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UAE, Israel Move To Normalize Relations As Israel Halts Planned West Bank Annexations

President Trump speaks during a Oval Office meeting Thursday with representatives of Israel and the United Arab Emirates, announcing an agreement to establish diplomatic ties between the two countries.
President Trump speaks during a Oval Office meeting Thursday with representatives of Israel and the United Arab Emirates, announcing an agreement to establish diplomatic ties between the two countries.

Updated at 3:20 p.m. ET

Israel and the United Arab Emirates have agreed to forge a path toward normal diplomatic relations, and Israel said as part of the agreement it will suspend its controversial plans to annex more territory in the West Bank.

The historic deal was brokered during a call between leaders of the two nations and President Trump.

The UAE's leader, Crown Prince Mohammed Bin Zayed, announced on Twitter that the deal calls for "setting a roadmap towards establishing a bilateral relationship."

Israeli Prime Minister Benjamin Netanyahu called the deal a historic breakthrough toward peace in the Middle East and the launch of a "new era" in Israeli relations with the Arab world.

Egypt and Jordan are the only two Arab nations that currently have normal diplomatic relations with Israel. The UAE has had informal contact with Israel for some time, and relations have been improving.

The White House released a joint statement from the three countries, saying Israel and the UAE "will meet in the coming weeks to sign bilateral agreements regarding investment, tourism, direct flights, security, telecommunications, technology, energy, healthcare, culture, the environment, the establishment of reciprocal embassies and other areas of mutual benefit."

The statement noted the central role Trump played in the talks, saying he asked Israel to suspend its annexation plans as part of the negotiations.

Netanyahu had vowed to annex portions of the occupied West Bank this summer, with support from the Trump administration. But Israelis were divided on the plan, and a spike in coronavirus infections there pulled the focus away from a debate over annexation.

Palestinians and Arab leaders had expressed outrage over the annexation proposal, and there was strong opposition from countries outside the region. Even British Prime Minister Boris Johnson, a self-described "passionate defender of Israel," expressed opposition to the plan.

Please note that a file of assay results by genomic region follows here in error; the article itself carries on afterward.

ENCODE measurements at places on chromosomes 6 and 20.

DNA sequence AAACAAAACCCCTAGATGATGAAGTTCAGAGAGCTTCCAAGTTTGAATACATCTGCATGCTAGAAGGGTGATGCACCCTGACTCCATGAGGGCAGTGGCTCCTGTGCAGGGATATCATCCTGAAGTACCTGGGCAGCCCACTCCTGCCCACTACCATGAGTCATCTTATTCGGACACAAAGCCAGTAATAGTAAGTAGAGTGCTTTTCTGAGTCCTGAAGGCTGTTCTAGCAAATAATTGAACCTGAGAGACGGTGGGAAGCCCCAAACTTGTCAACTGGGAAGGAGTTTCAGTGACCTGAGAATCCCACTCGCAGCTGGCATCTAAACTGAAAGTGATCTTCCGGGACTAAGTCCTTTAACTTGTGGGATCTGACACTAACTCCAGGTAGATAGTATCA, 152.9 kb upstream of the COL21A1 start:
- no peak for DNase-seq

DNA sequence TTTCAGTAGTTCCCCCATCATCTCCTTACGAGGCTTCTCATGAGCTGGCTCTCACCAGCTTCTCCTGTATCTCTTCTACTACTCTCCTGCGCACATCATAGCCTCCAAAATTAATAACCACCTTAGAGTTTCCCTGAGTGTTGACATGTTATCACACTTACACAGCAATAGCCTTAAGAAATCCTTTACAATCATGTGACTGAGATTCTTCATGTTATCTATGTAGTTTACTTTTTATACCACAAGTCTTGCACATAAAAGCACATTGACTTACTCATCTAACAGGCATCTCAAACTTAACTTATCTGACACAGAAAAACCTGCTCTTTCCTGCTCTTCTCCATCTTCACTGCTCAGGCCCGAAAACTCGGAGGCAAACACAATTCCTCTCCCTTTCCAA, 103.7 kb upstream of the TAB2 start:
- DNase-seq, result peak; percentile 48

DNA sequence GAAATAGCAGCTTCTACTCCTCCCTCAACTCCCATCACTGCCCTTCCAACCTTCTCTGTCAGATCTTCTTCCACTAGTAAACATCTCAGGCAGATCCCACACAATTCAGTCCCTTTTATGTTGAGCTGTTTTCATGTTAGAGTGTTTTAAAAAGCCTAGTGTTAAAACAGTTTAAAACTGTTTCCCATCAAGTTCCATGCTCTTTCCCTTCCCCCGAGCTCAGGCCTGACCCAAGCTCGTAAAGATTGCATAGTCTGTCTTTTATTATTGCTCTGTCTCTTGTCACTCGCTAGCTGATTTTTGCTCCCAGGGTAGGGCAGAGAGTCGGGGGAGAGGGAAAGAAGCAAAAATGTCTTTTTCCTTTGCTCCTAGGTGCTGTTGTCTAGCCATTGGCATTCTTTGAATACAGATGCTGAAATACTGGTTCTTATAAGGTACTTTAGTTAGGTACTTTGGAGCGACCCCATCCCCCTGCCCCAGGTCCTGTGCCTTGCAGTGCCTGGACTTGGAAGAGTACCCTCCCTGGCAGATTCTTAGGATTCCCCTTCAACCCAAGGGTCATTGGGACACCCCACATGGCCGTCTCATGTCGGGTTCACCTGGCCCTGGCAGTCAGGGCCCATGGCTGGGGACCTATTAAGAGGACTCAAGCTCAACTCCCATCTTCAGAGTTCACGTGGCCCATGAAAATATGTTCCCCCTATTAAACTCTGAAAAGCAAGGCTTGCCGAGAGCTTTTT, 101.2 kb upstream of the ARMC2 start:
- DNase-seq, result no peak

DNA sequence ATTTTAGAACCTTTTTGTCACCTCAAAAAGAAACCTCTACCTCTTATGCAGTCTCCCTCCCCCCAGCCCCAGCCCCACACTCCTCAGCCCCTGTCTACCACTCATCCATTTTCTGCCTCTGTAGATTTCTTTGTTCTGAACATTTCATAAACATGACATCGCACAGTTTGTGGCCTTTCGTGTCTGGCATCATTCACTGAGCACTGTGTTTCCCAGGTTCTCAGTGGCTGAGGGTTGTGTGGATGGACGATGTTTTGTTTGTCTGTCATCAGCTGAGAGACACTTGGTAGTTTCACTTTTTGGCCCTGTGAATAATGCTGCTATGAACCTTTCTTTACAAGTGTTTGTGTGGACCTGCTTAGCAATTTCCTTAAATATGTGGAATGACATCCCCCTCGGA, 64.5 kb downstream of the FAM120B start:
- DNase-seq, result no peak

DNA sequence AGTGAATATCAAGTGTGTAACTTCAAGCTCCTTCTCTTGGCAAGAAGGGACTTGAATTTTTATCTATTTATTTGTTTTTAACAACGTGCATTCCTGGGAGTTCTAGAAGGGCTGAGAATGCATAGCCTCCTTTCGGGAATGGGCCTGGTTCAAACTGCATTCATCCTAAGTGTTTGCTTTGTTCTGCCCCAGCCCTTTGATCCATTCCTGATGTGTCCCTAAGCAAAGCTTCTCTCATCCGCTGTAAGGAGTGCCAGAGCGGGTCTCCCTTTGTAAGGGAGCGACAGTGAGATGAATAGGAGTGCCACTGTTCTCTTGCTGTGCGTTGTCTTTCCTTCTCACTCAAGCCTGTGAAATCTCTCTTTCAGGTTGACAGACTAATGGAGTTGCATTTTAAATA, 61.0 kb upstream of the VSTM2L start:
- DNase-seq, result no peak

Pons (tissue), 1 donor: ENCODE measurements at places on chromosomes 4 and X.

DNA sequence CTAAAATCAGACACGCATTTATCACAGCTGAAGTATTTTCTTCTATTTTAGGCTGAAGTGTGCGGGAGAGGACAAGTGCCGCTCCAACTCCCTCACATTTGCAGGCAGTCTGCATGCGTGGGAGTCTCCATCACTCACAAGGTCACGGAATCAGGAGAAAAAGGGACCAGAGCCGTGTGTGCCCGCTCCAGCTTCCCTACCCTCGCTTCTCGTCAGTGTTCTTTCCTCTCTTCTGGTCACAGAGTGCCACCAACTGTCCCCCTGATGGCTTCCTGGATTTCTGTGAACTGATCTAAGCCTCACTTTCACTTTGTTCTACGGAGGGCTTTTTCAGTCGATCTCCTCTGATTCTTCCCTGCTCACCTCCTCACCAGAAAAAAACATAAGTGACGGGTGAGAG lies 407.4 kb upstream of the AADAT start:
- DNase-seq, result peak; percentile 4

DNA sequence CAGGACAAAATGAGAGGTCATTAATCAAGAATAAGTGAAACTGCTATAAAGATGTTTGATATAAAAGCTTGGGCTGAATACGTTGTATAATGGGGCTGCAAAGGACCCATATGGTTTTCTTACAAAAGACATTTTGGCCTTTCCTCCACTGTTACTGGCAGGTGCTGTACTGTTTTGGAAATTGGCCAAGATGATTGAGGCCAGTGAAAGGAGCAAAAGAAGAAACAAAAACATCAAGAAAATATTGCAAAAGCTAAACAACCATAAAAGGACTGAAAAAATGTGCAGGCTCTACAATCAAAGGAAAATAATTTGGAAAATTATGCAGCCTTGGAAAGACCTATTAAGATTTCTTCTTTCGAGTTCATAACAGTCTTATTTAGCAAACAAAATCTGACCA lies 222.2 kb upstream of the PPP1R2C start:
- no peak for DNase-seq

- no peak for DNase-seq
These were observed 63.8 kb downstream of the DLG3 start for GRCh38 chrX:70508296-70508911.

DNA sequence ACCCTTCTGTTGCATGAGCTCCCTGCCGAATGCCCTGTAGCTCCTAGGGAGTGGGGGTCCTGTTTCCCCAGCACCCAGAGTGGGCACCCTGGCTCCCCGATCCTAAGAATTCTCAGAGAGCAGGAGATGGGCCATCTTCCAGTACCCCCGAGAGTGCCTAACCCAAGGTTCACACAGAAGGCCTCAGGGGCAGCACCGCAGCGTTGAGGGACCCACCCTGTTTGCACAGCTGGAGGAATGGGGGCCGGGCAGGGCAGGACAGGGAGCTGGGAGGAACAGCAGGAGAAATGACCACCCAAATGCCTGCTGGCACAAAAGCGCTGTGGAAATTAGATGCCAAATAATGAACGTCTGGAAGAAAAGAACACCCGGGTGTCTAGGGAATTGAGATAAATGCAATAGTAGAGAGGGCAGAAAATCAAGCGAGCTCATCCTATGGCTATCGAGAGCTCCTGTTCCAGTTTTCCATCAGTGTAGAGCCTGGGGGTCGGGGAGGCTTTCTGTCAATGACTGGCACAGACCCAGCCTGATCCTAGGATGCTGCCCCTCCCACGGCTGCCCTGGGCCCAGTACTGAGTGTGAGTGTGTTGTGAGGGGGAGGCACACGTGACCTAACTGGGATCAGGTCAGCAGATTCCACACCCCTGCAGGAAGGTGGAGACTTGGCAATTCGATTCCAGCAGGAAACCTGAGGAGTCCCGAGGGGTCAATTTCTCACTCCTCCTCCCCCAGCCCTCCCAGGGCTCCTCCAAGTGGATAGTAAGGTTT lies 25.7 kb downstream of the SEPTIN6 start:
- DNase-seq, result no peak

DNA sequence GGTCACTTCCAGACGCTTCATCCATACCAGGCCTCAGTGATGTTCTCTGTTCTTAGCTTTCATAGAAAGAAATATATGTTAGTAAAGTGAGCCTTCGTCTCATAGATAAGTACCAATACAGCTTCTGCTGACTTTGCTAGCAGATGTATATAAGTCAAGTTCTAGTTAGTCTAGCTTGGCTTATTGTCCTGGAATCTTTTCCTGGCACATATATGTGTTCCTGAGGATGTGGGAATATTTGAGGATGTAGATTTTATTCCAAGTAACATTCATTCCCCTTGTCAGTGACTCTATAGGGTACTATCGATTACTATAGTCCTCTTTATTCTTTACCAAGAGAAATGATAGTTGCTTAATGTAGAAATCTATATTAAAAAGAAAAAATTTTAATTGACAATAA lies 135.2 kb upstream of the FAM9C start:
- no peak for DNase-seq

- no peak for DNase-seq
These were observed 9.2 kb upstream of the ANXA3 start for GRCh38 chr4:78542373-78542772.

For decades, the international community has sought to resolve the status of the West Bank through negotiations, not unilateral moves by either side.

Johnson welcomed the news of the deal brokered by the United States.

Presumptive Democratic presidential nominee Joe Biden has endorsed the deal, too.

So have key Israeli lawmakers and even some Israeli settlers, including vocal supporters of annexation. But The Associated Press notes that "harder-line settlers" have spoken out against the deal, with settler leader David Alhayani saying of Netanyahu, "The faith in you has expired."

Meanwhile, Palestinian official Hanan Ashrawi denounced the deal on Twitter, saying Israel was "rewarded for not openly declaring what it's been doing to Palestine illegally and persistently."

Ashrawi wrote: "May you never be sold out by your 'friends,' " an evident reference to the UAE.

The new deal is a significant shift in relations between the UAE and Israel.

Earlier this summer, while still committed to its plans for annexation, Israel announced a groundbreaking partnership with the UAE on the fight against the coronavirus. The UAE promptly distanced itself from the announcement and said it was just private companies, not the two governments, collaborating.

Copyright 2020 NPR. To see more, visit https://www.npr.org.